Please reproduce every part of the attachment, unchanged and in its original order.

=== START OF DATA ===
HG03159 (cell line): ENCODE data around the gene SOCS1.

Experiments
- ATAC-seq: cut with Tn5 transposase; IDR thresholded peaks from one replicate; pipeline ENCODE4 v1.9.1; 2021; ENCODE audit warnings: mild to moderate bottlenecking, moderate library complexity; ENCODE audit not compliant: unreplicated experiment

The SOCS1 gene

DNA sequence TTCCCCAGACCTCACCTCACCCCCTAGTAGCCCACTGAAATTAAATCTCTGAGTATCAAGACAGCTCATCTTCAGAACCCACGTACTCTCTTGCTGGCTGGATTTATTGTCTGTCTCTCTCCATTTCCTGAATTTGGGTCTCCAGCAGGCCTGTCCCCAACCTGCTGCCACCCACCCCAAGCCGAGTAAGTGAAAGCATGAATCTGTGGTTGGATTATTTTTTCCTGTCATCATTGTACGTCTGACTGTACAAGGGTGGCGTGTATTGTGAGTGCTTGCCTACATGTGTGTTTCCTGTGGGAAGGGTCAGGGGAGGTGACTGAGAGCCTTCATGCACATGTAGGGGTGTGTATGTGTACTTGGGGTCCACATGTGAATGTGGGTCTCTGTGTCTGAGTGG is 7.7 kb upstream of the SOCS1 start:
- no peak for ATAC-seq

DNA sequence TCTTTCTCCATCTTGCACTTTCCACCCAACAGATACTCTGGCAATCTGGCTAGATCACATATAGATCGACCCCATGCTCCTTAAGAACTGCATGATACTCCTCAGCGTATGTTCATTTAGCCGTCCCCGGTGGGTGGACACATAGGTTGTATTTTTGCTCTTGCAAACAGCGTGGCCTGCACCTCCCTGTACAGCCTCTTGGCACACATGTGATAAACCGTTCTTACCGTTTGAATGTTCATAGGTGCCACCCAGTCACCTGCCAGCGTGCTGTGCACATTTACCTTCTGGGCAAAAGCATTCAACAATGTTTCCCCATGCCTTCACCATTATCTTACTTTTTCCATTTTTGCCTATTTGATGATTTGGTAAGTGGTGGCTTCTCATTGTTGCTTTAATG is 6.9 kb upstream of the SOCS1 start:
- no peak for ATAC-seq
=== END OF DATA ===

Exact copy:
HG03159 (cell line): ENCODE data around the gene SOCS1.

Experiments
- ATAC-seq: cut with Tn5 transposase; IDR thresholded peaks from one replicate; pipeline ENCODE4 v1.9.1; 2021; ENCODE audit warnings: mild to moderate bottlenecking, moderate library complexity; ENCODE audit not compliant: unreplicated experiment

The SOCS1 gene

DNA sequence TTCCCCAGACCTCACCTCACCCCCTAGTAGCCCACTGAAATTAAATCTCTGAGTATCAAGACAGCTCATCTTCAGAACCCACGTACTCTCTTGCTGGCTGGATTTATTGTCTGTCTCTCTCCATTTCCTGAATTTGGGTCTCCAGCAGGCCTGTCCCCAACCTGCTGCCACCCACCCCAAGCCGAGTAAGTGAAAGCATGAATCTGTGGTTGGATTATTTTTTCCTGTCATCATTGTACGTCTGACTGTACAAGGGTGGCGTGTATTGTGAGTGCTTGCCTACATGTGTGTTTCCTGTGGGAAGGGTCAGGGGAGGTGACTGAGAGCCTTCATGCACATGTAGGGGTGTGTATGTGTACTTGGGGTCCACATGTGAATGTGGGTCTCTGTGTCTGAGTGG is 7.7 kb upstream of the SOCS1 start:
- no peak for ATAC-seq

DNA sequence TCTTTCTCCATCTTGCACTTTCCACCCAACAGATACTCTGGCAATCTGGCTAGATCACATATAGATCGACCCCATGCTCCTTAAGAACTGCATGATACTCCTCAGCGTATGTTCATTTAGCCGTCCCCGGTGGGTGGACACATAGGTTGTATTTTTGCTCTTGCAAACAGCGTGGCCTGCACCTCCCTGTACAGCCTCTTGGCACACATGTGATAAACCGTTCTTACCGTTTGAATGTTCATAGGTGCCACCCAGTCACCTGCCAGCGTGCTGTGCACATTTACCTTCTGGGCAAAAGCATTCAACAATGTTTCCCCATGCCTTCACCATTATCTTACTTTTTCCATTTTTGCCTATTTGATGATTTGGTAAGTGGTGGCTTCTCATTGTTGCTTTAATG is 6.9 kb upstream of the SOCS1 start:
- no peak for ATAC-seq